Local Parents Speak Out on School Closures

Richardson ISD
Richardson ISD | Image by Fox 4

Richardson Independent School District’s parents are voicing their concerns about several proposed permanent school closures announced last week.

Richardson ISD plans to close four elementary schools and one Pre-K school this upcoming school year as part of its Project RightSize initiative. According to the district, Springridge, Spring Valley, Greenwood Hills, and Thurgood Marshall elementary schools will be consolidated with other nearby schools next fall.

Each of these schools is reportedly at less than 60% capacity, and the ISD claims to have lost at least 2,2000 students since the pandemic lockdowns. The closure of these schools is just one of the recommendations in the proposed plan meant to “reduce the 2024-25 projected operating budget deficit and simultaneously address longtime inefficiencies in how RISD elementary schools are zoned and operated.”

“The goal with Project RightSize is to ensure that we are able to focus our finite budget dollars on student programs, activities, and continued academic growth, as well as prioritize compensation so the district can continue to recruit and retain the best educators and staff in N. Texas,” Superintendent Tabitha Branum said in the preface to the plan document.

The district hosted the first of its five listening tours where parents could comment on the proposal on February 26 at Pearce High School. Attending parents voiced their frustration at the prospect of consolidating Greenwood Hills Elementary.

School parent Travis Fitzgerald said he understood the district’s struggles given the lack of funding but voiced that his family had grown to love the school.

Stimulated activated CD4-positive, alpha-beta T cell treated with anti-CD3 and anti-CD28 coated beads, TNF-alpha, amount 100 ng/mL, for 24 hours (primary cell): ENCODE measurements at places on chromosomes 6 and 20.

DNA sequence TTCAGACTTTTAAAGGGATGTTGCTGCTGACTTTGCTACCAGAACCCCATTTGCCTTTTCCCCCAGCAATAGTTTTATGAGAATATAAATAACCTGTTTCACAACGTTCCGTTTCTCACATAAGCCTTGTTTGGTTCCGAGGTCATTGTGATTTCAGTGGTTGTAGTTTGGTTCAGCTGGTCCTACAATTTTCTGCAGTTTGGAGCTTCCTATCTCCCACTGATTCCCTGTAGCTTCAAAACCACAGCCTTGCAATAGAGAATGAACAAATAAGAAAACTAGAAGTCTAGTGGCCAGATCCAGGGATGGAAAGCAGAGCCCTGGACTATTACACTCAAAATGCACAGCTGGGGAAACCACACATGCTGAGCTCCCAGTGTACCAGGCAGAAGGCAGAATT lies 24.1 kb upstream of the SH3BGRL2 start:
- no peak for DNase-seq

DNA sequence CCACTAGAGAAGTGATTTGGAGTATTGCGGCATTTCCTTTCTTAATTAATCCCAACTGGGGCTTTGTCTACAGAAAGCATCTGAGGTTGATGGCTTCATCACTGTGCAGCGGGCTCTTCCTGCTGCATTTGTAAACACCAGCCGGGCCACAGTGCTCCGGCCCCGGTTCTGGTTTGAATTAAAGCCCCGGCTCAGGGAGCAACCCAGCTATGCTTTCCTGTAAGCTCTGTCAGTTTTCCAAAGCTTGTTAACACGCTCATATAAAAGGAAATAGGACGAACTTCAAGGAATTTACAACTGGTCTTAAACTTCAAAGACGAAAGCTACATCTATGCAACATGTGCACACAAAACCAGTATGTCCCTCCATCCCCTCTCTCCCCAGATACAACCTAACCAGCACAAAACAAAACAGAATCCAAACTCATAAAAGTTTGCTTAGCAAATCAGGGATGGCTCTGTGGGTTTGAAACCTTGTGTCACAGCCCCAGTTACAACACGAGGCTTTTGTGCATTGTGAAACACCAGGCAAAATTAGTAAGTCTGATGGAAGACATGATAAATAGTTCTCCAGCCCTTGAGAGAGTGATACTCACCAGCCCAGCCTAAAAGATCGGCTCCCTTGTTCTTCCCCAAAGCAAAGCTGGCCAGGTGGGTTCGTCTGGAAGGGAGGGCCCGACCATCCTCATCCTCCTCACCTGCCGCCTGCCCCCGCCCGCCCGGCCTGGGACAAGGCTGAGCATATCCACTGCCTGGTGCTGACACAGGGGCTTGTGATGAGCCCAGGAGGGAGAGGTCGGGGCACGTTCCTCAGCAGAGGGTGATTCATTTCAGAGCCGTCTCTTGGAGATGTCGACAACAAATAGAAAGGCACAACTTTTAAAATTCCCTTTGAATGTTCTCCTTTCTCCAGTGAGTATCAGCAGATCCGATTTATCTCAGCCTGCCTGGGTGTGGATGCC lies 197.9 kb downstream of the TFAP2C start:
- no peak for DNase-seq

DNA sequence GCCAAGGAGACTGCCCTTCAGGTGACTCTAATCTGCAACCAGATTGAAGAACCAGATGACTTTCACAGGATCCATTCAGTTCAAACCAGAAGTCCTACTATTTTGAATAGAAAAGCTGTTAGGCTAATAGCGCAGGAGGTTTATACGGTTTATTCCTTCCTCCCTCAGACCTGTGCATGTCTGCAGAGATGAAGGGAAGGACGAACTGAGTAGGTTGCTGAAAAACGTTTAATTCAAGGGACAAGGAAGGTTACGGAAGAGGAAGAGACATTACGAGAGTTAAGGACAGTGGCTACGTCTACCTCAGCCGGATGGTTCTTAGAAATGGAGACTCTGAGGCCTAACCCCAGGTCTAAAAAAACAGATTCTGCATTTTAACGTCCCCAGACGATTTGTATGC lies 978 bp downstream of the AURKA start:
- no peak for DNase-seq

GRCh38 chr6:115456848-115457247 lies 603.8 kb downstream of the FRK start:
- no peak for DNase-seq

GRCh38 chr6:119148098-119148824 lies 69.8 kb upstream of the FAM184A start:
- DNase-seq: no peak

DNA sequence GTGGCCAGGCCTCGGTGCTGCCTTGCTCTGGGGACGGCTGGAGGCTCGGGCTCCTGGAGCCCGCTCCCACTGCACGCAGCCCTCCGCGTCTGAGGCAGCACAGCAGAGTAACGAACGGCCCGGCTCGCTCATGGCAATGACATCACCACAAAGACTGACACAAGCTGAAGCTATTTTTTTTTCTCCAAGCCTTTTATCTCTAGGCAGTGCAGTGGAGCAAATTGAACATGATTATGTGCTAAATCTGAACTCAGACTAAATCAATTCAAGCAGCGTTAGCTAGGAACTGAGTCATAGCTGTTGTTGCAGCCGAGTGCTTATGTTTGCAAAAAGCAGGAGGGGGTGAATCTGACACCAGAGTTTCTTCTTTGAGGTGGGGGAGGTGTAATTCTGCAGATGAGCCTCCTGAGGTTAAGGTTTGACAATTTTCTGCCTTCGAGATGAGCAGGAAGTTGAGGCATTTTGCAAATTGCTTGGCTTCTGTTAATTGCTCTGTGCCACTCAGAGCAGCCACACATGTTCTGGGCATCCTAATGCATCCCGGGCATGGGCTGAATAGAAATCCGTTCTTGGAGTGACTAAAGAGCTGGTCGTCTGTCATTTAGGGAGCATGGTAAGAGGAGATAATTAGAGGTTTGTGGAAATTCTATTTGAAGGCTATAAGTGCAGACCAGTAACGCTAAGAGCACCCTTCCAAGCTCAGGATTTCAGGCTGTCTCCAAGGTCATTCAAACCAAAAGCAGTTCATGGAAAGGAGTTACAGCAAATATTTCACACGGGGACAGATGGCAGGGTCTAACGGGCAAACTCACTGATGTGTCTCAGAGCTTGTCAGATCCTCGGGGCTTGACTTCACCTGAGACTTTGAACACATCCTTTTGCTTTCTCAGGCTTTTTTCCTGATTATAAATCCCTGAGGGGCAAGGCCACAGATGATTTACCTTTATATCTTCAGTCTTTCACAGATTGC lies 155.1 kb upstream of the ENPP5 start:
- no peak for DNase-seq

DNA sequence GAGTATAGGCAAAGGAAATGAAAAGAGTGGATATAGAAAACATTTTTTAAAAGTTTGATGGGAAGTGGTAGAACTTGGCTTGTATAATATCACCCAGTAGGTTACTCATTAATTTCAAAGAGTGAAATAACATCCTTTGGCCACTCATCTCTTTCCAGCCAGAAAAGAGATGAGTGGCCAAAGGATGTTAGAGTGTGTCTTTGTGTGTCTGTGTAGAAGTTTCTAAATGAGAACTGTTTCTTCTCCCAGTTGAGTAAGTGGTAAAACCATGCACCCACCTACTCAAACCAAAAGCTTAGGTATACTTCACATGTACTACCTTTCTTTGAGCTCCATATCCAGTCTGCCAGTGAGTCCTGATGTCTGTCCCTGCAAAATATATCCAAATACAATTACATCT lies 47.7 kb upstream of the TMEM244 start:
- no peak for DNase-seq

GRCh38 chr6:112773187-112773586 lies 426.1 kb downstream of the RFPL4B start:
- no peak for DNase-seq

“It’s just a blow to know that that building won’t have students in it. Every time that I go walk my kids to school, that’s just one more day closer to where I won’t necessarily be able to do that,” said Fitzgerald, according to KERA.

Laurie Evans, another parent with three children in Richardson ISD, said her youngest would have to switch schools if the program is approved.

“The crappy thing is,” said Evans, per KERA, “they’re saying my kid can walk to Canyon Creek all the way down Campbell, across two major intersections. We’ve been there 11 years now. To have to switch our last two years kind of sucks.”

Branum said last week that the district is facing a significant lack of funding and could confront a deficit of $28.5 million if no changes are made to the system. This program is projected to yield annual savings of roughly $10.5 million, and the fewer bus routes would generate operational savings of about $300,000.

Texas Rep. Ana-Maria Ramos (D-Richardson) said in a statement that Gov. Greg Abbott is holding school funding “hostage” while a state voucher program is in the works. Ramos’ son is also a Richardson ISD student.

“I grieve with the parents preparing to uproot their children from familiar routings [sic] and friendships, and I am enraged at the failure of the Texas Legislature to act,” said Ramos, per KERA.

“We understand that the topic of consolidating schools can be an emotional one. Starting with this proposed plan, if school consolidations are approved, our team is committed to ensuring the thoughtful and people-centered implementation for next school year,” wrote Branum on Richardson ISD’s website. “I am proud of our students and teachers, and those who support them, and our duty is to continue to leverage our limited resources to provide the tools to meet academic growth goals.”

The next listening tour session, which will focus on Springridge Elementary, will be held at Berkner High School on February 27 from 6 p.m. to 7:30 p.m.

Richardson ISD has a B rating for student achievement, according to the Texas Education Agency’s accountability report for the 2021-2022 school year. The report reflects that 50% of students met grade level or above on their STAAR exams, with 92.6% of students graduating high school within four years.

In contrast, student performance at nearby Dallas ISD has been lackluster at best in recent years. Only 41% of students in the district scored at grade level on their STAAR exams, and nearly 20% of seniors failed to earn a diploma within four years, earning the school a C rating in the 2021-2022 school year.

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